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VDOT public hearing on U.S. 220 project shows a different side of highway safety

VDOT public hearing on U.S. 220 project shows a different side of highway safety

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MARTINSVILLE, Va. — About 50 people attended a socially distanced public hearing Tuesday at Jack Dalton Park to discuss the Martinsville Southern Connector study with representatives from the Virginia Department of Transportation.

The purpose of the meeting was to get community feedback on VDOT’s draft environmental impact statement, which estimates the potential effects on natural resources if the proposed 4-lane roadway is built south of Martinsville.

However, most attendees asked questions about the modified route and how it would affect their neighborhoods, officials said.

“People are wanting to know how the preferred alternative has been adjusted and what it looks like,” VDOT Project Manager Angel Aymond said. “I think most people have been supportive of the modifications.”

The “preferred alternative,” also known as Alternative C, refers to a 7.4-mile path from the North Carolina line to the U.S. 220/U.S. 58 bypass south of Martinsville. It was endorsed by federal and state agencies as the option with the lowest cost and least environmental impact out of three possible routes.

VDOT has made additional modifications in response to concerns from Henry County residents, moving the northern end of the route to the west in order to reduce the number of houses that could be affected. On Tuesday, a large map of the route, with satellite imagery of houses and structures in its path, was available for viewing.

Brenda and Mike Smith, who live in the nearby Farmingdale subdivision, were two of the attendees studying the map on Tuesday evening. Despite their concerns about highway noise, they both said they support the project and the preferred route.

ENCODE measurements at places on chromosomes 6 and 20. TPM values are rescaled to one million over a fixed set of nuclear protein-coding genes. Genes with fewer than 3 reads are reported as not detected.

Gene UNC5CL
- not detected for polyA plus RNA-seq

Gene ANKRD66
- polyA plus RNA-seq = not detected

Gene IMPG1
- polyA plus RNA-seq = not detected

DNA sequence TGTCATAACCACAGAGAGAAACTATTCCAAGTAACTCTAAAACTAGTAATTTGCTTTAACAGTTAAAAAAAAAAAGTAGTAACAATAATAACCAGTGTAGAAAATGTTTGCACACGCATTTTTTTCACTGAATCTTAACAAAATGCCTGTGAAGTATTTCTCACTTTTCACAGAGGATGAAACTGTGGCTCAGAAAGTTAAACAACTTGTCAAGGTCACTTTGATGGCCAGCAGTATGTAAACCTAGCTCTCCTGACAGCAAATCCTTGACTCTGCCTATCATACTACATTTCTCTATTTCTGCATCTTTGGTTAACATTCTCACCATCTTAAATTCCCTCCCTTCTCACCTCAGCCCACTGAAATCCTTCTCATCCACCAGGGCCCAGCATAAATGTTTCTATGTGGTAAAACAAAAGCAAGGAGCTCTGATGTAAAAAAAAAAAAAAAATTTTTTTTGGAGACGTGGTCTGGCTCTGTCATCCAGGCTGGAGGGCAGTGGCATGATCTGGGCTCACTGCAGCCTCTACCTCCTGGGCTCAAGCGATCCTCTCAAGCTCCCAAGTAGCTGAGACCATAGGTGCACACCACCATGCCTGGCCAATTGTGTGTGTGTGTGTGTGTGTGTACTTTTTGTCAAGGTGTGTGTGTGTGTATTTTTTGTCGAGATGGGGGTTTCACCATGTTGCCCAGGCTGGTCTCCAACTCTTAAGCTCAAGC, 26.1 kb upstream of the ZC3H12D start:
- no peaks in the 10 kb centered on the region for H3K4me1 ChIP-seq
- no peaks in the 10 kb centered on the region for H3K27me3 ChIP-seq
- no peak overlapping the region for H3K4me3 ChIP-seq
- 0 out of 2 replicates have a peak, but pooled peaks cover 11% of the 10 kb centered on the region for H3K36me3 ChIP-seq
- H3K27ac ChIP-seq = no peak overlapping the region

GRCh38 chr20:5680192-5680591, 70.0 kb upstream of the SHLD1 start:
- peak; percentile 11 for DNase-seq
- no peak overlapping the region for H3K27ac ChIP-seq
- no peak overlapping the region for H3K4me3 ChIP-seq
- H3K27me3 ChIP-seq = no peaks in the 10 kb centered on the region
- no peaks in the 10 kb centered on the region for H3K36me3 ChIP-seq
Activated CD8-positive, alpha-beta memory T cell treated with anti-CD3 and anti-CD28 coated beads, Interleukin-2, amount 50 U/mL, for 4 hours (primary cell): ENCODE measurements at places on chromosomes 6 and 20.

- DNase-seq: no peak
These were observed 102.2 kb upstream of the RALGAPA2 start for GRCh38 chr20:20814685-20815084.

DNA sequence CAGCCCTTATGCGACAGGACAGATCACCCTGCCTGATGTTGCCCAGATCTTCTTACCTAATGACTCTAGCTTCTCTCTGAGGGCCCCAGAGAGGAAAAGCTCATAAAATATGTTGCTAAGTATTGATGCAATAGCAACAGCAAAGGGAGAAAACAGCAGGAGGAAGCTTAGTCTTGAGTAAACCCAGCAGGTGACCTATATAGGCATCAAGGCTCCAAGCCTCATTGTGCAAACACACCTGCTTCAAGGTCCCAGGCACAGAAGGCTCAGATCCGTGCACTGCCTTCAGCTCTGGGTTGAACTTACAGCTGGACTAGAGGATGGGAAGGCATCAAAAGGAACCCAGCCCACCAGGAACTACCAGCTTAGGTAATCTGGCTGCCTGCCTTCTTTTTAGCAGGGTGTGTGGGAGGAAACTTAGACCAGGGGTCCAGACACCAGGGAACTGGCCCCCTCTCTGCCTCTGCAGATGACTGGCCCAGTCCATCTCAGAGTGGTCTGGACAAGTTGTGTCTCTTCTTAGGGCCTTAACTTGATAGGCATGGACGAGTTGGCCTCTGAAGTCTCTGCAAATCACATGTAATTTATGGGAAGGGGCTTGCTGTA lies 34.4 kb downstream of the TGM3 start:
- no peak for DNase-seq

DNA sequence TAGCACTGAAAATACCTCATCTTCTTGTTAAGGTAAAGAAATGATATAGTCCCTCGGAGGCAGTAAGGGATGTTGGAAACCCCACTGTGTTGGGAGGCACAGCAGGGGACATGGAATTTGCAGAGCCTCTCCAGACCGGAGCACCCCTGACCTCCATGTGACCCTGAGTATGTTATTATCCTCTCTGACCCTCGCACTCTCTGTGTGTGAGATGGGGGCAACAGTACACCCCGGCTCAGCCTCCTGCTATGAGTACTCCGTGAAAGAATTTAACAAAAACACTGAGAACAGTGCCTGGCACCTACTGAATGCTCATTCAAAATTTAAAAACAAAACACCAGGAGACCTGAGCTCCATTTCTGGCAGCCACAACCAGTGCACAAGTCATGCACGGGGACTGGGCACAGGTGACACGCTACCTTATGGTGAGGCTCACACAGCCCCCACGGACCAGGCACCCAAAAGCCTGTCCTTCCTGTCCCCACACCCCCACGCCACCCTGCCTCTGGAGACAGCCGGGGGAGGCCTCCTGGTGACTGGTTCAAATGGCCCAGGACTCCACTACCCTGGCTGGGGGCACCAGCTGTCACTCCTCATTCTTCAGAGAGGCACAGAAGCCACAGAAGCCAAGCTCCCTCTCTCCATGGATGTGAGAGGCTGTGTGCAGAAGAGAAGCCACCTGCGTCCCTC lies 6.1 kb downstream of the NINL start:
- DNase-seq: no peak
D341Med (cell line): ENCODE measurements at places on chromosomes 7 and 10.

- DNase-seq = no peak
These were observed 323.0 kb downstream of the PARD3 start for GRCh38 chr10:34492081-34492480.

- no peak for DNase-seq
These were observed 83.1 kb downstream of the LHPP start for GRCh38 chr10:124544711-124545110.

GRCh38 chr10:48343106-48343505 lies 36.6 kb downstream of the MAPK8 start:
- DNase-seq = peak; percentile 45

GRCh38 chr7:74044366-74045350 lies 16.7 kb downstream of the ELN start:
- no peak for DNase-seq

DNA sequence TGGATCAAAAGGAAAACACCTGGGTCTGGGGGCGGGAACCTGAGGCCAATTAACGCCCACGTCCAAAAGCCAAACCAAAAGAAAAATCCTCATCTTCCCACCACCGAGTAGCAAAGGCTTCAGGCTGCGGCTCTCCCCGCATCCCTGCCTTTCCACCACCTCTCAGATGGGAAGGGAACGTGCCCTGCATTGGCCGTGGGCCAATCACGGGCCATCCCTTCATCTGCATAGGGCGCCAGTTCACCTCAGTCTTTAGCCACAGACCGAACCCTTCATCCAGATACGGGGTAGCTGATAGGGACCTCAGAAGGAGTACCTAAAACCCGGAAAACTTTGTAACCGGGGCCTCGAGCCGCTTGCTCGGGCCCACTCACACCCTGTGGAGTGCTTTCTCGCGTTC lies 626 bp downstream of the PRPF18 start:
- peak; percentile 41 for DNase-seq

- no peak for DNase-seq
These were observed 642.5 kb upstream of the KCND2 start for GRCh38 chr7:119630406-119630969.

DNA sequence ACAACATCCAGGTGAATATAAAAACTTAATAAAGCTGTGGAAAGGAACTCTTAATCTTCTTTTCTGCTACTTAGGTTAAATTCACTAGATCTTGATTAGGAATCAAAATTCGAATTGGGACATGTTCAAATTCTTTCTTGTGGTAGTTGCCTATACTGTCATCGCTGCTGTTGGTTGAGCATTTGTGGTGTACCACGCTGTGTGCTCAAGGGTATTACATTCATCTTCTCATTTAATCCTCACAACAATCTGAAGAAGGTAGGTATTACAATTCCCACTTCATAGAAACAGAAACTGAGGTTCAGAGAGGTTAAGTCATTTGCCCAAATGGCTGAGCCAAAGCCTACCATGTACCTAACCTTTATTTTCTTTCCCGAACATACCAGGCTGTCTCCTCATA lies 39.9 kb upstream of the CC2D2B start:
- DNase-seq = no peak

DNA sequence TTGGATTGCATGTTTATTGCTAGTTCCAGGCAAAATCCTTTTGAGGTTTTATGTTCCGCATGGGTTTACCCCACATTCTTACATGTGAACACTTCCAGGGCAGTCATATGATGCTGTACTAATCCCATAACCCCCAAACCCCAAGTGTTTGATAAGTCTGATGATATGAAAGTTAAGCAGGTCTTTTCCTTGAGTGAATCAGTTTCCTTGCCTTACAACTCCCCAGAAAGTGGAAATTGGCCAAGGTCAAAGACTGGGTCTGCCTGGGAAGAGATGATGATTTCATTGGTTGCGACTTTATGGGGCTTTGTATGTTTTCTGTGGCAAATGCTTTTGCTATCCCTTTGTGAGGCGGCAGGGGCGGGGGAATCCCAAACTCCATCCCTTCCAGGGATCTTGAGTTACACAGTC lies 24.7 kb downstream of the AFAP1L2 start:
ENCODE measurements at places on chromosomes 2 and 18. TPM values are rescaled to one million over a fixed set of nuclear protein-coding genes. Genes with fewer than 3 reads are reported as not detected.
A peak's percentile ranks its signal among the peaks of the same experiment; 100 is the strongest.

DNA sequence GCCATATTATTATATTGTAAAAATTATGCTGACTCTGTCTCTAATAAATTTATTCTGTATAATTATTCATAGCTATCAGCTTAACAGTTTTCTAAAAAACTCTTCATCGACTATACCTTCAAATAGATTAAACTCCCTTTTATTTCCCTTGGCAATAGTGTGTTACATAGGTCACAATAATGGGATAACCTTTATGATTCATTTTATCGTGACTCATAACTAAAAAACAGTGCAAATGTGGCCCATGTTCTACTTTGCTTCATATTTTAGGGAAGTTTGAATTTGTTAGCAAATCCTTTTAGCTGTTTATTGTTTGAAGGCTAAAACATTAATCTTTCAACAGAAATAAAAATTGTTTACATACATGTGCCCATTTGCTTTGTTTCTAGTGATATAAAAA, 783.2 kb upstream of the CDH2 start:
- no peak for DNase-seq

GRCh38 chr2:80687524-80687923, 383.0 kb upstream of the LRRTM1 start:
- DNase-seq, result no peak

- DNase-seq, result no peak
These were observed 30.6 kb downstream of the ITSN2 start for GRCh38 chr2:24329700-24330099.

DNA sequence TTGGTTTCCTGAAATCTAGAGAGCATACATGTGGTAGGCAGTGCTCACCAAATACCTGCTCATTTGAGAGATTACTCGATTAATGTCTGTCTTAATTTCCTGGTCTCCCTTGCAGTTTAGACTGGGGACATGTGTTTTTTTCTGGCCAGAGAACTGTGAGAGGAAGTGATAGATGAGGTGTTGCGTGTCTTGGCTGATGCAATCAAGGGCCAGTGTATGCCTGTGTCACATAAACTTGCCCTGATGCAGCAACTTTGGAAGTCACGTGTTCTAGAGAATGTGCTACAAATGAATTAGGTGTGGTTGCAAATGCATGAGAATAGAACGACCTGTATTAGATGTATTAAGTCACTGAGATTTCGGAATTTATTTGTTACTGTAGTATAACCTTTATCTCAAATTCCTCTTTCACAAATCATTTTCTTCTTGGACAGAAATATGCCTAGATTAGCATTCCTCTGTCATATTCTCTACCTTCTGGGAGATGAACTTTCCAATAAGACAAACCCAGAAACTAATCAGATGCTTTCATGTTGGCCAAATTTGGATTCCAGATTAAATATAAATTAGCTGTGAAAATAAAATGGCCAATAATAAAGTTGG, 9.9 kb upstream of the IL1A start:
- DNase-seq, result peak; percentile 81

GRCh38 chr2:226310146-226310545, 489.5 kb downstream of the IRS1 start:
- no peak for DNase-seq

“It would be nicer if it was further from our house, so we wouldn’t hear as much noise,” Brenda Smith said. “But I’m sure it’s something that’s really needed for our community.”

“We’re all for the highway,” Mike Smith said. “Moving it half a mile would mean a lot. We’re concerned about truck noise, specifically. I imagine there’ll be a lot of traffic on the new road.”

Brenda Smith added, “It would be nice if they could consider some noise barriers.”

Both said the difference in cost made a compelling case for Alternative C. According to VDOT figures, the original route for Alternative C would cost $616 million, versus $757 million for Alternative A and $746 million for Alternative B.

The draft environmental impact figures show Alternative C would affect an estimated 21,882 linear feet of streams, 3.7 acres of wetlands and 298 acres of farmland, as well as requiring up to 25 homes and three industrial sites to be relocated. Modifications to the route could increase project costs from the original $616 million to $705.7 million, but it is still the lowest cost of the three, VDOT officials have said.

Updated impact and cost figures will be included in the final EIS, which VDOT expects to release in December.

The public hearing originally was scheduled for the end of March but had to be postponed because of COVID-19. To accommodate social distancing and other health precautions, VDOT extended the time from the usual 2 hours to 4, limited attendance to 50 people at one time, and spread out the informational posters and agency staff outside under a picnic shelter. Attendees were asked to wear masks, and VDOT had disposable masks available if needed.

Not knowing how many people to expect, stickers marked places 6 feet apart on the path outside in case they reached capacity and had to ask attendees to wait in line. Disinfecting wipes and hand sanitizer stations were available throughout the picnic shelter.

Brenda Smith praised the safety precautions. “This is a good place to have it. You feel safe being here,” she said.

VDOT is seeking public comments until Sept. 11 through “any method you can possibly think of,” Aymond said, including online, by phone, mail, and text message.

All of the meeting materials and the full 474-page environmental impact report can be viewed on the project website at www.virginiadot.org/martinsvilleconnector.

Comments can be submitted online at the study website or text ROUTE220 to 77948 have the survey sent to your phone. You can also email comments to: Martinsville220@vdot.virginia.gov. Please reference “Martinsville Southern Connector Study PH Comments” in the subject line

Or, submit comments in writing to VDOT before Sept. 11 by mail: Angel Aymond, Project Manager, VDOT Environmental Division, 1401 East Broad St., Richmond, Virginia 23219

All comments made will become part of the record and inform the study. VDOT will respond to substantive comments in the final EIS.

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